26 June 2019

Women Directors: Growth and Equal Opportunities in Feature Films

By Michael Wood Head of Performance
In recent years, there has been a growing conversation about women’s equality within the film and television industry, with particular attention being drawn to the opportunities available for female film directors.

Despite the public discussion and campaigns, women are still underrepresented by Hollywood.

A 2018 survey conducted by Martha Lauzen, Executive Director of the Center for the Study of Women in Television & Film at San Diego State University, evidenced that of the top 250 feature films released in the USA only 8% were directed by women, down 3% from the previous year.

There were no female nominees in the ‘Best Director’ category at the Academy Awards, Golden Globes, Critics Choice Awards or the BAFTAs in 2019. Disappointingly, in the 91-year history of the Academy Awards, there have only ever been five women nominated in this category, with the sole winner being Kathryn Bigelow with The Hurt Locker in 2010. It is notable that The Hurt Locker was independently produced and directed by Bigelow and hadn’t even recovered its budget by the time of the ceremony.

However, in January 2019, Universal Group became the first major studio to accept the “4% Challenge” initiated by the TIME’S UP and the Annenberg Inclusion Initiative – which declares their commitment to announce a project with a female director on a feature film within the next 18 months.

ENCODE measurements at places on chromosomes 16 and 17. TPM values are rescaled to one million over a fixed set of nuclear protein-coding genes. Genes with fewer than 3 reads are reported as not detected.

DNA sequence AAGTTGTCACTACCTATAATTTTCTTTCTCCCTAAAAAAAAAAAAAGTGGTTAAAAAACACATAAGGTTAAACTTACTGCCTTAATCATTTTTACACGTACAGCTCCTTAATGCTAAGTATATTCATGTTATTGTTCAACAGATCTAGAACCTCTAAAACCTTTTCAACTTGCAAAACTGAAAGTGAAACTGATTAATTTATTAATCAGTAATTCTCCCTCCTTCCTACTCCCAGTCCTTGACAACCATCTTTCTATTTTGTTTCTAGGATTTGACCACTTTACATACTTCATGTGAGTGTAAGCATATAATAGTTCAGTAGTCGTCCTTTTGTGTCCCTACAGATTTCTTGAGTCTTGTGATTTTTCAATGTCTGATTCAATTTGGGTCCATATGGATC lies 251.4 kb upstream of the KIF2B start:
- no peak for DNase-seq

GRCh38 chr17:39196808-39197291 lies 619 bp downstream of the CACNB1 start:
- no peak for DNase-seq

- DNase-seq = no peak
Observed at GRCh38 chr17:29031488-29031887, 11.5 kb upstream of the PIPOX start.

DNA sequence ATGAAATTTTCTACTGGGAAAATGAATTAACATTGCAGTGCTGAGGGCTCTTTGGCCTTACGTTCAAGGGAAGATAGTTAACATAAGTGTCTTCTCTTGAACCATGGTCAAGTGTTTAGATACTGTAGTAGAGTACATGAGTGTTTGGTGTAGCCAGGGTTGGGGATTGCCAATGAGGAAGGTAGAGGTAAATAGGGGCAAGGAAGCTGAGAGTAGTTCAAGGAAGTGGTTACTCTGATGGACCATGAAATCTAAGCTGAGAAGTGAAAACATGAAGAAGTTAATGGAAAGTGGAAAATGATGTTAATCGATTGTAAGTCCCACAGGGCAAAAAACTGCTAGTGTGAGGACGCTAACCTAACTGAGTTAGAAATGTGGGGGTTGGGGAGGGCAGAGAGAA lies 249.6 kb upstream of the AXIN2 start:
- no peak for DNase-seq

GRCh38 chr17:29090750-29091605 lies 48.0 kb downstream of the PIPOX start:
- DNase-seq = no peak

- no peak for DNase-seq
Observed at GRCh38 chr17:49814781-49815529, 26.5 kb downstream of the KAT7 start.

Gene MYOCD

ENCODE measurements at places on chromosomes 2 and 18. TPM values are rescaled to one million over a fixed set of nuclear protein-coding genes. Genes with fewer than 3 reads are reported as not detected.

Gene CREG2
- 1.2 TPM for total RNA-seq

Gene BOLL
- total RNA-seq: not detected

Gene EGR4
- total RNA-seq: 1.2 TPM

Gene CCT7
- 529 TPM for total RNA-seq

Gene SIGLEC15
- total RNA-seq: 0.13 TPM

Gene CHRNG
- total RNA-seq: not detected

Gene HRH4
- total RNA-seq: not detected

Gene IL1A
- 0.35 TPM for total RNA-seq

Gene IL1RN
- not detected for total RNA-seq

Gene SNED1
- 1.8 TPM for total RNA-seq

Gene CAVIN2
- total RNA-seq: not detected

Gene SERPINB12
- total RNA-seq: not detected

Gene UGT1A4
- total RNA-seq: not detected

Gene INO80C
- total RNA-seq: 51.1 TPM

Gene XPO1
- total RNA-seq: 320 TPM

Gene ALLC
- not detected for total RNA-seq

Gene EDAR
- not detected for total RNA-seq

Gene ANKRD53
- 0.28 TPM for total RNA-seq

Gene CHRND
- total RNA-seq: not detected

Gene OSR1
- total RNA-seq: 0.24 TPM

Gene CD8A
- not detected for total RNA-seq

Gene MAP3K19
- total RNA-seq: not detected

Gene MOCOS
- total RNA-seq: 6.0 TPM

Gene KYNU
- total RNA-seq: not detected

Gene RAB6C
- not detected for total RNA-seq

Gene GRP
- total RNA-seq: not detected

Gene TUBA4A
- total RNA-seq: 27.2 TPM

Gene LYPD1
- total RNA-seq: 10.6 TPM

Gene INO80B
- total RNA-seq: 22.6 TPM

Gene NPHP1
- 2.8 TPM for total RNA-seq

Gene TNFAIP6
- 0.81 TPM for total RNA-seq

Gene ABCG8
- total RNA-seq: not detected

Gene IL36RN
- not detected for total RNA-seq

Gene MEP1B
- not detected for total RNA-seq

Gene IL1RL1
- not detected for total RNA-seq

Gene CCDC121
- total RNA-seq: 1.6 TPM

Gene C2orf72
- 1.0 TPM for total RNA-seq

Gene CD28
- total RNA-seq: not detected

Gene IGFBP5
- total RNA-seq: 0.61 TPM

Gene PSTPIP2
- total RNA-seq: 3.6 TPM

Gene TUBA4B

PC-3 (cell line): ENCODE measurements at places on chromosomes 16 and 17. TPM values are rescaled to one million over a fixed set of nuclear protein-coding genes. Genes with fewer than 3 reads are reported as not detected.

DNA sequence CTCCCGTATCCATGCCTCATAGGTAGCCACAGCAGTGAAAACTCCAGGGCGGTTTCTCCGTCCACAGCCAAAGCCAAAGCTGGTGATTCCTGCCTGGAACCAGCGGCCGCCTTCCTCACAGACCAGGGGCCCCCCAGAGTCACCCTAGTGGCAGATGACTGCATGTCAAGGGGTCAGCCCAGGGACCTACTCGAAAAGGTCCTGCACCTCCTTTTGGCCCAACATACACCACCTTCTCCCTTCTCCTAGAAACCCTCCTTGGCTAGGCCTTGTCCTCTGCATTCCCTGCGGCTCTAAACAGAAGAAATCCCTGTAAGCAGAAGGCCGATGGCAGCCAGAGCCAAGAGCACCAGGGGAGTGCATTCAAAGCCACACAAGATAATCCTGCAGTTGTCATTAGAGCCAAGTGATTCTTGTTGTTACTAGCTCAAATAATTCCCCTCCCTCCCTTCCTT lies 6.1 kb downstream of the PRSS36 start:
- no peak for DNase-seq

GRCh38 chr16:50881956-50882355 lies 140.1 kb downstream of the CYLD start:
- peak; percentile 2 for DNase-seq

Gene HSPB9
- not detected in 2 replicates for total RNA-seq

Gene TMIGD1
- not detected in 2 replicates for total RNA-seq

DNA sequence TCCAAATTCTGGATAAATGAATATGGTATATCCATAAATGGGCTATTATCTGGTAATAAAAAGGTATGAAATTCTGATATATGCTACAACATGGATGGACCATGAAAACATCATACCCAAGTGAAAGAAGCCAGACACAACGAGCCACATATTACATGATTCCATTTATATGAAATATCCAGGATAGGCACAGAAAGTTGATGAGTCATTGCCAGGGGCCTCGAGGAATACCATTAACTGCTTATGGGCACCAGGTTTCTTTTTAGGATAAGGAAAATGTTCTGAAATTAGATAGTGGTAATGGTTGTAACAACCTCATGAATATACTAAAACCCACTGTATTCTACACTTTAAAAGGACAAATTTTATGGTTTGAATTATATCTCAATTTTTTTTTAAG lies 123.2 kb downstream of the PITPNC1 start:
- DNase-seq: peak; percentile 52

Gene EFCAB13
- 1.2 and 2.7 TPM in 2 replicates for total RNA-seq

Six other major studios also followed suit, and the campaign has received further pledges from individuals in the industry, including actress Brie Larson and producer Paul Feig.

Mindy Kaling, perhaps best known for her writing and acting on the US version of The Office, recently had her feature screenwriting debut with Late Night which impressively she also starred in and produced. She chose Nisha Ganatra to direct the film, who at the Los Angeles premiere of the film commented to Variety magazine, “She just put her money where her mouth is. A lot of people talked about inclusion and hiring women directors and hiring directors of colour, [but] very few are actually doing it. And Mindy did it on her first movie out. She could have gone with that really experienced white dude, but she didn’t, and that says a lot.”

How films are released is also changing, with streaming platforms offering alternative avenues for distribution. Back in 2010, Netflix produced zero films with female directors – however, in 2018, the percentage of Netflix Original Films directed by women had increased to 36%.

Organisations such as Women in Film & Television (UK) are essential progress within the industry. Their current mentor scheme line-up includes Sarah Gavron who directed the 2015 film Suffragette starring Carey Mulligan, Helena Bonham Carter and Meryl Streep. Having access to female role models who can pass along skills and experience is invaluable for aspiring directors.

With the promised backing from studios and influential individuals, and with continuing public campaigning and support, we can expect to see tangible progress in the next few years.


https://variety.com/2019/scene/news/how-mindy-kaling-is-opening-doors-for-women-of-color-in-hollywood-with-late-night-1203230767/ (Mindy Kaling)

https://morningconsult.com/2018/10/25/netflix-female-directors/ (Netflix – Female Directors)